Saturday, September 29, 2007

An Artist's Dream and the Maestro

"Look, ma! He can draw!"

I am certain I was barely six years old when I heard my Kuya Boy blurted out those words to my mom. With a blue ballpen, I went on to finish drawing little Audrey from a comic book on sheets of pad paper with gusto. I just smiled back at my mom and brother who were then so delighted at what I was doing on the pasimano.

Since then, people have raved about my so-called talent and it was the only thing I really love doing when I was in grade school. My projects in arts were always displayed on classroom bulletin boards. And I did make a name for being a little artist.

For the child in me who always finds refuge in a lot of playing and doodling, it spelled happiness. It was all I have; my only world!

Everyone thought I'd be an artist that I'd set my mind on taking fine arts in college. But most parents believe there's no money in painting; mine is no exception.

My world crumbled. It was the end. I could not be a painter! It was so revolting

that I had to kick my poor sheepdog named Shaolin to release the angst.

I just could not recall how I recovered or maybe I have just given up. I pursued my second option -becoming a writer and an educator much to the displeasure of many of my elders. Somehow, I did become a writer and I thought that was it. But the artist in me kept creeping into my system.

At a time I thought I have abandoned dreaming of becoming an artist, I met Simon Saulog.

It was in 1983 and I was president of our town's Painters' Club. We held exhibit dubbed Lapis, Papel atbp. with former Imus Mayor Jose Jamir as guest.

Mayor Jamir's attendance was with good tidings. He invited us to represent the young generation of artists of Imus in an exhibit that will honor a master painter, Simon Saulog.

A master painter from Imus?

We were all intrigued for that was the first time we heard his name. All we know about the Saulogs is a bus line plying the Cavite-Lawton route in Manila. So Mayor Jamir arranged a meeting so we could meet Saulog in the municipal hall.

And so we came and there was the maestro in his thick glasses; very quiet. He burst into a boyish smile when he saw us enter the mayor's office. It was like he could smell artists from afar. In a matter of minutes, we felt like we have known him for ages.

That meeting was to be a turning point not only of my life but .my friends as well. He was so proud of what we were doing that he volunteered to coach us for free. And later, he became our adviser when we moved on to be a socio-civic organization called the Malayang Sining.

For a year, we held sessions with the maestro at the municipal hall every Sunday.Being with Saulog was like a long educational journey, not a trip. The successive visits to Mabini and Ermita in Manila, especially the old Palermo gallery along UN Avenue were exhilarating.

His experiences during the pre-war Philippine art especially the "battle royale" between modernists and conventionalists, the Huks and the NPAs, his contemporaries at the UP College of Fine Arts, politics of that time, were good enough for screenplays. We were caught in a time warp. Listening to him was leafing through the pages of a journal turning yellow.

It was then that we realize the magnanimity of our dear maestro. It was then that we realized how a man like him could fade into obscurity.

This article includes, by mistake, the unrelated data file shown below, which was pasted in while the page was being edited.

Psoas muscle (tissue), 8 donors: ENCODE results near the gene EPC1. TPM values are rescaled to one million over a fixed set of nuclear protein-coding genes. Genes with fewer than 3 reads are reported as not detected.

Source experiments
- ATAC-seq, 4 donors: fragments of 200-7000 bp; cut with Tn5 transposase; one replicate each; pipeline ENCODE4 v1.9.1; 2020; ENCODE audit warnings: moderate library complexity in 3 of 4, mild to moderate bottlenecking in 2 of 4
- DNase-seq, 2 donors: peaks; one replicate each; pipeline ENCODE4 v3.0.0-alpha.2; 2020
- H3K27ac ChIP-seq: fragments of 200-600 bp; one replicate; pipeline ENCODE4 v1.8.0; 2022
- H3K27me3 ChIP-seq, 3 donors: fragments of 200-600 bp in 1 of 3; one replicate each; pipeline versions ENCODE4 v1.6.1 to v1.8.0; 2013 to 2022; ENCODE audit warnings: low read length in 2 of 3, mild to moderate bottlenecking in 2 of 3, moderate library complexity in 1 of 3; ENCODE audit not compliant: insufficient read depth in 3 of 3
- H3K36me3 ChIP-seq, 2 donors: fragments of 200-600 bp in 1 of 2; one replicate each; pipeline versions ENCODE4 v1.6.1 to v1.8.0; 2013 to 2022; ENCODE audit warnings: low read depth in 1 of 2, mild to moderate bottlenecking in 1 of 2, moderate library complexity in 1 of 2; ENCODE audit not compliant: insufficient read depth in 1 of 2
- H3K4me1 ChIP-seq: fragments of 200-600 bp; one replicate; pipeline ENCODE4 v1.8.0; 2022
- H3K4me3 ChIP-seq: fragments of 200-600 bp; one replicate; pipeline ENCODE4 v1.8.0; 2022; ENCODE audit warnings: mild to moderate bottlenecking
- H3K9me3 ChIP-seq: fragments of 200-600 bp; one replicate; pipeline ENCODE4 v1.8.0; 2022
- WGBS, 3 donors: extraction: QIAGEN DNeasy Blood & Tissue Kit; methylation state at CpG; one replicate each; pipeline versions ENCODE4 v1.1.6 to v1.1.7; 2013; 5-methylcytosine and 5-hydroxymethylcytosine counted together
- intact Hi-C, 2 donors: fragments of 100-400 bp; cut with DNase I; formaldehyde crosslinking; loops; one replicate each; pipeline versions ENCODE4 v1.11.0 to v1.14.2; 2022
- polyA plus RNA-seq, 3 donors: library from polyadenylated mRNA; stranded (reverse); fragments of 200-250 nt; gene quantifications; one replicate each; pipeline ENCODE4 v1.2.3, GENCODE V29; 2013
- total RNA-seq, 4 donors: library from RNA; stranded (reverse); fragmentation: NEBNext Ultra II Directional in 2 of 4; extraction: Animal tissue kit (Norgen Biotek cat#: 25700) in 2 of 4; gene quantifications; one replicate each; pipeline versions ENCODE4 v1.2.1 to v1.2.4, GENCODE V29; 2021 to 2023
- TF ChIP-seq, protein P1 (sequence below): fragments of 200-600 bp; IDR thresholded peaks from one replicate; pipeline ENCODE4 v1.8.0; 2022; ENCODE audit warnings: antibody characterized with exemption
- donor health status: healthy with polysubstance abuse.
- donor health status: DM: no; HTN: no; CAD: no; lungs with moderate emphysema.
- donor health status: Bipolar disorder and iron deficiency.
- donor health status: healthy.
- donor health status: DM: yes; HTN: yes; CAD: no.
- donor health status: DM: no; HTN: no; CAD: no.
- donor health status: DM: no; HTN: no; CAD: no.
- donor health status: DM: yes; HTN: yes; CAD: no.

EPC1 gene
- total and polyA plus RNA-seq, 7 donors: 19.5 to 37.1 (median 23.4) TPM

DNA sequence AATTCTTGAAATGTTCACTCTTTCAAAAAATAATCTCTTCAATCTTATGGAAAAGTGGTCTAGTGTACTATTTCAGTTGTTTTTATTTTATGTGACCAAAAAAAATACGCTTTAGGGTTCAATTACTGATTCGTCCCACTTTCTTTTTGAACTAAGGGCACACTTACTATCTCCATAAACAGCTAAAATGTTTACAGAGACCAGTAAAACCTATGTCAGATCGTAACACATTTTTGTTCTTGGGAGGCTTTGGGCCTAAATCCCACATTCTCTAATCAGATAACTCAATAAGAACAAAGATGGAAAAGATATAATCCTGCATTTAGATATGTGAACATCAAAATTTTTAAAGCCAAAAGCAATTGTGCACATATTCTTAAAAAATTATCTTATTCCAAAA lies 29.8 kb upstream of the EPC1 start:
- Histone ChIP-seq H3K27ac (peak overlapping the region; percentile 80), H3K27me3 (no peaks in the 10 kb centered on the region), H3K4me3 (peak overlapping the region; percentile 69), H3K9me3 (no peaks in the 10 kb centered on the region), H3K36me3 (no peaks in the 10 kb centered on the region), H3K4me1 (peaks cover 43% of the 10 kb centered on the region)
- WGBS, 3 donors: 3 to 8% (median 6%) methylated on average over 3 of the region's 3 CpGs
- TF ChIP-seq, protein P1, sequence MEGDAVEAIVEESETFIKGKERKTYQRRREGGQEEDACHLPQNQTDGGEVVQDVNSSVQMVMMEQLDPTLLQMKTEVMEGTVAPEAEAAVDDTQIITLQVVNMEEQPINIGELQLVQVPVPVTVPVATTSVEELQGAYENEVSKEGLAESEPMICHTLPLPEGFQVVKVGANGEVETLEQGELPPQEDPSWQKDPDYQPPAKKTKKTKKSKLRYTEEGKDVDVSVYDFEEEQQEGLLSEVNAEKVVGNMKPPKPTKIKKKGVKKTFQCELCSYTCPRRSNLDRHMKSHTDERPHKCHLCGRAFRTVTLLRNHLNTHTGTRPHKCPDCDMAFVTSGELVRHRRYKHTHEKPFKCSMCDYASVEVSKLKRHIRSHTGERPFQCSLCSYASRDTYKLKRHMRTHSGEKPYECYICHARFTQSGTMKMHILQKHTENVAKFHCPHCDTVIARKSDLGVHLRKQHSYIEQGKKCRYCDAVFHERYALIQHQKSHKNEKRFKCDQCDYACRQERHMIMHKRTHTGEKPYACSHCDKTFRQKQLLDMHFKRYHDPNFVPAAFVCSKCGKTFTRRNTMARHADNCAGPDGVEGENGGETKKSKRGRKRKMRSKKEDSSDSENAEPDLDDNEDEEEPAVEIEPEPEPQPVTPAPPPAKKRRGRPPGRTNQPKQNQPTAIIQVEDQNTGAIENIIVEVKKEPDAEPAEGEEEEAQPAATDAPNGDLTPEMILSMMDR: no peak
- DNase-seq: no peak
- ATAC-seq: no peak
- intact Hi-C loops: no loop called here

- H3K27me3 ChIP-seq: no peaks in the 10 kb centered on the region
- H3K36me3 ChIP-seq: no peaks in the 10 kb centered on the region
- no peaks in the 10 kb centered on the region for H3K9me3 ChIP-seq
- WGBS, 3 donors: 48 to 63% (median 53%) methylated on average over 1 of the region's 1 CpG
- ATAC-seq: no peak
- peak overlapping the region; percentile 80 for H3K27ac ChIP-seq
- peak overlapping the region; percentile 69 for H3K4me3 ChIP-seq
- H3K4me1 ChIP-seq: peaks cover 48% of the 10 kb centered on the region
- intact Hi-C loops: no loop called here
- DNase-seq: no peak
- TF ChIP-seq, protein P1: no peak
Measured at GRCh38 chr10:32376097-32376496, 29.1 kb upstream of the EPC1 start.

I personally could not forget how embarrassed he was when we went to the National Museum to show us one of his earliest works; only to learn that it was nowhere to be found in the museum. We left the museum with the maestro's deafening silence.

I could not forget how his eyes were when he learned that there was a move to make Legaspi, one of his contemporaries, national artist; when he came across published articles praising Anita Magsaysay-Ho. He could not forget her.

And there were so many questions in my young mind then. I couldn't believe that he almost lived the life of a pauper. But the answer came from him. He believed that money is "bulaklak lang ng buhay". He did not use his passion to make money. So my parents were right, after all, I thought. But I was mesmerized by his canvasses. They all have the touch of a master. They were gems. To my young eyes, they were bedazzling that I went on to dream.

Something must be done (not about my dream), we thought. He was after all the acclaimed Filipino painter of the Madonnas of the 1950s! And the Malayang Sining saw my pen as an instrument. I was tasked to write about the life of our maestro. The journey into his personal life began in 1986 and it has not ceased, though our maestro bade this world farewell in 1995. He may not have seen the fruits of our labor as young artists then, but we have always had the seeds he planted in our hearts.

Truly, God has a reason for everything. I realized why I felt so helpless in helping him during those times. I have always thought of giving up on a lot of things. And one of them is Saulog's biography. Then, I could not fathom why. It was not the right season.God was to create more time and people to lend me a hand through my colleagues at the Institutional Communication Office of De La Salle University-Dasmarinas (DLSU-D), Philippines.

DLSU-D is celebrating its silver jubilee and part of the celebration is feting a prominent Caviteno in the person of Simon Saulog. A compact disc on the life and works of the maestro, authored by myself, was launched in a three-week exhibit opened by the Hon. Helena Benitez and held at the Museo De La Salle.

The event was a product of collaborative work for a deserving man like our maestro. It is about the man himself; his humanity; his greatness.

I may not have lived a colorful life like him but Saulog remains an inspiration to me.

Now, I can almost hear my older brother saying: "Look, ma! My brother is an artist!" .

-Published, Philippine Panorama
February 9, 2003

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